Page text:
By Kirk Behnke, M.Ed, ATP
It is with great sadness to convey that Joy Zabala passed away on July 1. If you attend to any social media around assistive or accessible technology, I’m sure you have seen the countless tributes to Joy as a person and a fierce friend and colleague to so many. I was fortunate to have worked with Joy over the years in a variety of professional environments. Her accomplishments were many: the developer of the SETT Framework (assistive technology applications for individuals with disabilities); the co-founder of QIAT – Quality Indicators of Assistive Technology and the many ideas and practices that has developed; her passion for the implementation of accessible technology and educational materials from the Center for Accessible Educational Materials at CAST.
She had so many countless contributions not only to the field, but also to the individuals who provide the services, and above all to those who receive the benefits of her knowledge and thoughtful, caring approach. During the last 10 or so years, Joy took a leadership role in the above mentioned fields, but she also was a mentor, teacher and soulmate to many of us. She had a brilliant way of explaining ideas through her use of analogies and stories, that were so meaningful and full of life. If anyone of you had the honor of hearing Joy speak, you understand what I’m saying.
On a funny note, whenever I was presenting with Joy at a conference, I felt like I had the role of handler… she would be chatting with people after the session and sometimes I would literally grab her by the arm to escort her to the next session. Of course, people would stop her in the hallways onto our next session and I had to ‘politely’ move her along. This just proves to everyone in the field how much of a ROCKSTAR Joy was at conferences!
I would like to end this blog entry with a Call to ACTION of sorts… in order to honor Joy’s dedication to our AT community, I encourage you to PASS IT ON and be JOYFUL about how we can all make a difference and learn from each other. We all have differences, which make us stronger; we all have disabilities which make us wiser; we should all show compassion, which makes us one.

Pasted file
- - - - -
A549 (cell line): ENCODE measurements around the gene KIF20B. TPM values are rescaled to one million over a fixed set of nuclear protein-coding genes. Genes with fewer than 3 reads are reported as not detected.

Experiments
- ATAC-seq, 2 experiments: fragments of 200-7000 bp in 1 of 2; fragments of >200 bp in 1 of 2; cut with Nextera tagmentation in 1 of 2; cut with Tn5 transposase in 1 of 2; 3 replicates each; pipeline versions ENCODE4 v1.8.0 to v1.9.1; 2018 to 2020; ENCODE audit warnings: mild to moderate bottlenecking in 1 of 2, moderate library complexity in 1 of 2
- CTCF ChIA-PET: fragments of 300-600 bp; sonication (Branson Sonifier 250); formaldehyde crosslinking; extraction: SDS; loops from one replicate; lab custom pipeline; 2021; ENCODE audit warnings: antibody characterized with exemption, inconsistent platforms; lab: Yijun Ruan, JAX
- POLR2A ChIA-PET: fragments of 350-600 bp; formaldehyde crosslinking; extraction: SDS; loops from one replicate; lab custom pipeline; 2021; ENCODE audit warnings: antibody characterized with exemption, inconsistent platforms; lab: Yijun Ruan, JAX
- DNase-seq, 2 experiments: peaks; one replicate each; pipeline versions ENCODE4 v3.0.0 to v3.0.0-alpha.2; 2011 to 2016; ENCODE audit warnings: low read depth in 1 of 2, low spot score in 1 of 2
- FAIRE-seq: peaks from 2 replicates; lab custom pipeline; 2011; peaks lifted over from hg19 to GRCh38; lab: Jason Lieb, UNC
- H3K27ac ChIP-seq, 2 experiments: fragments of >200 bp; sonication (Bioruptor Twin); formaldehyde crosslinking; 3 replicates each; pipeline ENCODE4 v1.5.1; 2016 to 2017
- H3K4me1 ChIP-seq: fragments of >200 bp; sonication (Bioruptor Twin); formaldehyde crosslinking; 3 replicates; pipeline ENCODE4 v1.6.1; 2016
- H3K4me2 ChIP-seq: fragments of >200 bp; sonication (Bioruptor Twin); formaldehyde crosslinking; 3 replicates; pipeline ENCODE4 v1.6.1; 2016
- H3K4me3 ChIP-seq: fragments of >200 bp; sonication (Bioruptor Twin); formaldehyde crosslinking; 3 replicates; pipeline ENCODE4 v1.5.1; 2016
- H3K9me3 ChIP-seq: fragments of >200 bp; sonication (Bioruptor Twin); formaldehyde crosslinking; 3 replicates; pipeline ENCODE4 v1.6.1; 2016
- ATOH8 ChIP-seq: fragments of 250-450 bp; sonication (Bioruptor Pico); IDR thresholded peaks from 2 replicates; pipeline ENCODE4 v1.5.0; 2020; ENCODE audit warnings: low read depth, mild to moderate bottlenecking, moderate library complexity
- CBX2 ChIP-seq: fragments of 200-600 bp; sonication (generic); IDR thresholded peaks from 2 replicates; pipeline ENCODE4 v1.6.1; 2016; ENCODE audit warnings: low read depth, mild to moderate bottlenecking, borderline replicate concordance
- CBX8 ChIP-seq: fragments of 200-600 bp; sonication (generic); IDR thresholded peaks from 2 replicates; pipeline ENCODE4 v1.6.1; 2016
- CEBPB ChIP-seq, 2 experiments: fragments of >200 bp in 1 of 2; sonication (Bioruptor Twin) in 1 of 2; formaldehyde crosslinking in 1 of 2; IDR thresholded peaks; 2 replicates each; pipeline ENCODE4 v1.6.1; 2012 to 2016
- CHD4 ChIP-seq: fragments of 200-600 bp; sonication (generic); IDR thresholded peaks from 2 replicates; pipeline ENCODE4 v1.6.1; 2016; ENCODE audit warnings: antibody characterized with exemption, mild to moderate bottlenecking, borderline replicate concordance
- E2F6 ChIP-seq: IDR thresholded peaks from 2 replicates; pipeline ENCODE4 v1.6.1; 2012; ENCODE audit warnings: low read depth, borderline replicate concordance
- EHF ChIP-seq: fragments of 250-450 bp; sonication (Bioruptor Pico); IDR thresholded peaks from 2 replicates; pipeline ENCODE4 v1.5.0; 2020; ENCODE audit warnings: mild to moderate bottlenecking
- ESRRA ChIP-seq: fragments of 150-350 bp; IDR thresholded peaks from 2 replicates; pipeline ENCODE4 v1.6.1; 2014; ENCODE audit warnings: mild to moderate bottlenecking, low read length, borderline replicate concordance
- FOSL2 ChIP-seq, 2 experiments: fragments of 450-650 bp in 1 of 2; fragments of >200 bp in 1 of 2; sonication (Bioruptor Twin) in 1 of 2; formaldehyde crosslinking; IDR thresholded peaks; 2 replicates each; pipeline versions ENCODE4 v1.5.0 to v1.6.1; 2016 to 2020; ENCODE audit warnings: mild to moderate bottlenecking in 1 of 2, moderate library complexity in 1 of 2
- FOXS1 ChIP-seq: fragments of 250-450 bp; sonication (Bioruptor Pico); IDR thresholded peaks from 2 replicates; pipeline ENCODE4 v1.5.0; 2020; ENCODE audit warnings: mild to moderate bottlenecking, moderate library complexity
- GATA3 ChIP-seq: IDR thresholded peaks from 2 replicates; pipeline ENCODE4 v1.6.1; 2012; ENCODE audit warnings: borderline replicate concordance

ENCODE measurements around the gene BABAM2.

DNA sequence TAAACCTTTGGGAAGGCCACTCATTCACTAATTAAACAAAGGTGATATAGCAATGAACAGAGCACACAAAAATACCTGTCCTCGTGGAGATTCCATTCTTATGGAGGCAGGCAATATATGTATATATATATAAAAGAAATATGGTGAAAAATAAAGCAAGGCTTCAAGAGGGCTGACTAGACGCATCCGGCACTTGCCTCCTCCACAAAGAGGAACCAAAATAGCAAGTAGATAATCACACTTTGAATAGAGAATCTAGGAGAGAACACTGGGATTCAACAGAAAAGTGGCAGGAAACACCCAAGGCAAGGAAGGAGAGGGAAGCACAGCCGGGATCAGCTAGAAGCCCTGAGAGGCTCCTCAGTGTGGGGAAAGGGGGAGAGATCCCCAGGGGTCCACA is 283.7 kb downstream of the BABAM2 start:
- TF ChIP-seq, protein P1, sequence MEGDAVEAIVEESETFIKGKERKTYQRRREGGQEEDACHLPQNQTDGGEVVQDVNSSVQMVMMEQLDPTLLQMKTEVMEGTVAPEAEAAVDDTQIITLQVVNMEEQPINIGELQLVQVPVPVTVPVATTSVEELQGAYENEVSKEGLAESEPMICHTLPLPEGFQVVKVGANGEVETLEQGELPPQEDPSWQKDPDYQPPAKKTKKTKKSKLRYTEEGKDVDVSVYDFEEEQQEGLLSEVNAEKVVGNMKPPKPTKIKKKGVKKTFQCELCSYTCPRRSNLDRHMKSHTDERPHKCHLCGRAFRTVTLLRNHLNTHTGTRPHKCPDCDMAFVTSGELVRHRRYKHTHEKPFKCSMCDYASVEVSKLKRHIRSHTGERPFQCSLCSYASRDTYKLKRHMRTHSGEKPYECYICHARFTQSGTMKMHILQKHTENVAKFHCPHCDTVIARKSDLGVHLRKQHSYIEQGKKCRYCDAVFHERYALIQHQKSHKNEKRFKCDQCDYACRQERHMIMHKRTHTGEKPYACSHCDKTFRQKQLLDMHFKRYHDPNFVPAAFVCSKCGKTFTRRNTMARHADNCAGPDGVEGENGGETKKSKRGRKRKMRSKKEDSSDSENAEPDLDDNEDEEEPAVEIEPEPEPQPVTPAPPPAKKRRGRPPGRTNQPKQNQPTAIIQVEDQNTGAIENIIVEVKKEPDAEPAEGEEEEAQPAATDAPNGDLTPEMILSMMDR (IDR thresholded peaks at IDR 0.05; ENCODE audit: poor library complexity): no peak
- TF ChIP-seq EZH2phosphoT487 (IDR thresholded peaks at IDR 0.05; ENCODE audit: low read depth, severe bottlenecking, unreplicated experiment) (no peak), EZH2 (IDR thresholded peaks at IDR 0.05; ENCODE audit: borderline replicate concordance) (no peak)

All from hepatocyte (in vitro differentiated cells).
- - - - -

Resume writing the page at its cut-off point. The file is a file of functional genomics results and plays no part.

I wanted to share a few comments from colleagues….
"Joy played a big role in my learning what AAC truly is. Many years ago, I was working at PRC as an engineer. We had spent a couple of years developing the Liberator communication device. It was time to beta test the device and I took a couple of units to Texas where Joy Zabala was the PRC consultant. Joy invited me into her home and we spent a week working with Kate May and Bruce Roberts to test the Liberator. Seeing Joy’s dedication to these individuals and getting firsthand experience of the power of AAC changed my perspective completely. It was no longer about the technology; it was about the people who we served. Joy’s enthusiasm and dedication had a similar effect on many others. She was so committed to individuals who used AAC and worked tirelessly to meet their needs, and always with a smile on her face and a word of encouragement on her lips. She will be greatly missed." Dave Hershberger, CEO PRC-Saltillo
“This is such a significant loss to the Assistive Technology, Accessibility & Inclusion Communities. Joy was an educator, researcher, thought leader, visionary, change maker, mentor and dear friend to so many of us at GT CIDI and countless others around the world.” Carolyn Phillips
“She was the consummate professional, working in the field of education for more than 40 years, focusing on assistive technology and universal design for learning.” Jan Rogers
“ Her goal was always to help others grow and learn, and she was an intense believer in the rights of those with disabilities. She was surrounded in the end by her lovely family and my heart goes out to them. Her passing is a loss on so many levels, it’s incomprehensible. As with everything she did, she went with grace and wrapped in love.” Susan McCloskey
“When I think about Joy, my descriptive words are: Love, passion, music, devotion, commitment, loyalty, and fierce. Family, daughter, sister, cousin, wife, mother, grandmother, friend. Work, work, work…….” Bruce Smiley-Kaliff (Joy’s brother)
More about Joy…
News - joy, aac, zabala, SETT, AT, assistive technology, QIAT, CAST